Through Hell and High Sludge: Traditional Knowledge and Environmental Justice at the Fort Belknap Indian Reservation

Project By: 
Dylan Nelson, undergraduate student, Department of History, University of Michigan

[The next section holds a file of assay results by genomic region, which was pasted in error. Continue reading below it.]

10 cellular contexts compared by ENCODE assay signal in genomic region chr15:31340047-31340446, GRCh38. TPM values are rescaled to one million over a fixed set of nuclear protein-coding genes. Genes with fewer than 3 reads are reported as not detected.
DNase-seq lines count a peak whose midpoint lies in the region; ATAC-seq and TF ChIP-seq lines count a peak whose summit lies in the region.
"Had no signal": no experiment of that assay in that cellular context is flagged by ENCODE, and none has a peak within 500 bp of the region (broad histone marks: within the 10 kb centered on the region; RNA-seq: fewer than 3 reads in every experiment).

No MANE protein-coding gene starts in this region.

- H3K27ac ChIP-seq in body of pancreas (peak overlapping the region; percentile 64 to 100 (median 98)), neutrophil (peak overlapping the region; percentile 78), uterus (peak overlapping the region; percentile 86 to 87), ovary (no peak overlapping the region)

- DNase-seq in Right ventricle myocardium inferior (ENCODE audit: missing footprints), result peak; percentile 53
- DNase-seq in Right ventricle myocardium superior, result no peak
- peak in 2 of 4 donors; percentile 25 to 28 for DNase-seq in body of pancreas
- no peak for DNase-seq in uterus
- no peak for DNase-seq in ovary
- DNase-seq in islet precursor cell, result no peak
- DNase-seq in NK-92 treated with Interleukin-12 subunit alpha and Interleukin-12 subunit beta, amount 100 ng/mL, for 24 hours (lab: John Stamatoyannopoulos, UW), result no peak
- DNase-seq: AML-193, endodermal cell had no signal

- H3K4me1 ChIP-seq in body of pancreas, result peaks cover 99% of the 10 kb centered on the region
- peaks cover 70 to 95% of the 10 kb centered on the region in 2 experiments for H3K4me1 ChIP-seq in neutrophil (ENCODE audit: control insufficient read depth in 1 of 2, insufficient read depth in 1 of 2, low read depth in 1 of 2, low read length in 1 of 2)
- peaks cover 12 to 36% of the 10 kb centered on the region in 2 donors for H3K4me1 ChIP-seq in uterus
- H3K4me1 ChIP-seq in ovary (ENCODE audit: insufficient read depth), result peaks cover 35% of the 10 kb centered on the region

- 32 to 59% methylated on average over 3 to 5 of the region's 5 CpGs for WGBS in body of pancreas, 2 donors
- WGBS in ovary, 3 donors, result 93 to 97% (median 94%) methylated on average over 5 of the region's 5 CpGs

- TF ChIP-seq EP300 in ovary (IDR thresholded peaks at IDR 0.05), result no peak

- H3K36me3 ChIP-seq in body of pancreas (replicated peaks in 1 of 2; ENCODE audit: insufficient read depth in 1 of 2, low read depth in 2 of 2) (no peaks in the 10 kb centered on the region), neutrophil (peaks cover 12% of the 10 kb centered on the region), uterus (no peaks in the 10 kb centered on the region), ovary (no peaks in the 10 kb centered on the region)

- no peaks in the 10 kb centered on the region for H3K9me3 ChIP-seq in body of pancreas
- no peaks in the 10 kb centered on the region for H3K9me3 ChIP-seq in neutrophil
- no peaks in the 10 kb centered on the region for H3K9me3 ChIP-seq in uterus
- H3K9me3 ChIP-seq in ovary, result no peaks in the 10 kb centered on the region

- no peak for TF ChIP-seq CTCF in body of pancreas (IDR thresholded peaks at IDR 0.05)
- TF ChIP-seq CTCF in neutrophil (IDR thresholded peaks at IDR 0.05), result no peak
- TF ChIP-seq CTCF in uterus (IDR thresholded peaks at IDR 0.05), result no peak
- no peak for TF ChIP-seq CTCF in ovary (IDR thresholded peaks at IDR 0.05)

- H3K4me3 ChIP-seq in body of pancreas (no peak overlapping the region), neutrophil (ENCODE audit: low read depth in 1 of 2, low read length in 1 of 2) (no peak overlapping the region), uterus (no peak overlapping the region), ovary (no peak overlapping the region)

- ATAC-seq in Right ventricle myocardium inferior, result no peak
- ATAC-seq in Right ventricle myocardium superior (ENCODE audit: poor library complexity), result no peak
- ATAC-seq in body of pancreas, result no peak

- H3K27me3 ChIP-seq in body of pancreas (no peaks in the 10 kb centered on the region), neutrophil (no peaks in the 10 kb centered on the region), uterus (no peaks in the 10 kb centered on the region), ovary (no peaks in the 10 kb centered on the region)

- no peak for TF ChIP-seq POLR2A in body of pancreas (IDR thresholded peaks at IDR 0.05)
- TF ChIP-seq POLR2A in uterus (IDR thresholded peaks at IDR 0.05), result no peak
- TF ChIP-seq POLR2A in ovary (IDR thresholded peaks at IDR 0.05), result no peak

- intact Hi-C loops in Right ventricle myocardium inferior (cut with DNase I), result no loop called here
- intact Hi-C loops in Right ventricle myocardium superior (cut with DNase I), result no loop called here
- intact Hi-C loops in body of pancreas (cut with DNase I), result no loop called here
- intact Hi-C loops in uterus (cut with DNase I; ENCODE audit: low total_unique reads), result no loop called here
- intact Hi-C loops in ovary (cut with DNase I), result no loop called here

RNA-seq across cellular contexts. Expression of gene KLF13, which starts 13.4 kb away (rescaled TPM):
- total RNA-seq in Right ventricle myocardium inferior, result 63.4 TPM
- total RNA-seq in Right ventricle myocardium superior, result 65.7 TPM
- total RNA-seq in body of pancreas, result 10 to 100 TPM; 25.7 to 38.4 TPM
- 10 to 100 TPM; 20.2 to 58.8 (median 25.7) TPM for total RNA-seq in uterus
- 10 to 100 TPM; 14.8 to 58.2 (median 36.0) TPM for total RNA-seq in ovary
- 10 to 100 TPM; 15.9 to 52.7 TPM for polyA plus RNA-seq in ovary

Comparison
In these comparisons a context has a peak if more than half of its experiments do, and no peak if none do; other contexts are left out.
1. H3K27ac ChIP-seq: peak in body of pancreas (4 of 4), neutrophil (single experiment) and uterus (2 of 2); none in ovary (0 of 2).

In Through Hell and High SludgeI offer the first historical account of the resistance to the Pegasus gold mines. I locate this story in larger contexts of the history of extractive industries and environmental regulation in the U.S. West and the complicated socioeconomic, cultural and legal dimensions of American Indian life and sovereignty. Though this story presents an exciting and important opportunity for ecological analysis as an environmental history of polluted reservation rangelands, I have primarily adopted the priorities and sensibilities of intellectual and cultural historians and anthropologists. By focusing on human communities and the personal, I have sought to characterize the interior lives of those that fought, financed, studied, and operated the Zortman and Landusky mines. I argue that the ways those individuals and groups imagined the spaces, people, organizations, and institutions they interacted with explains the behaviors they pursued and the outcomes they made possible. Read my thesis: Through Hell and High Sludge: Traditional Knowledge and Environmental Justice at the Fort Belknap Indian Reservation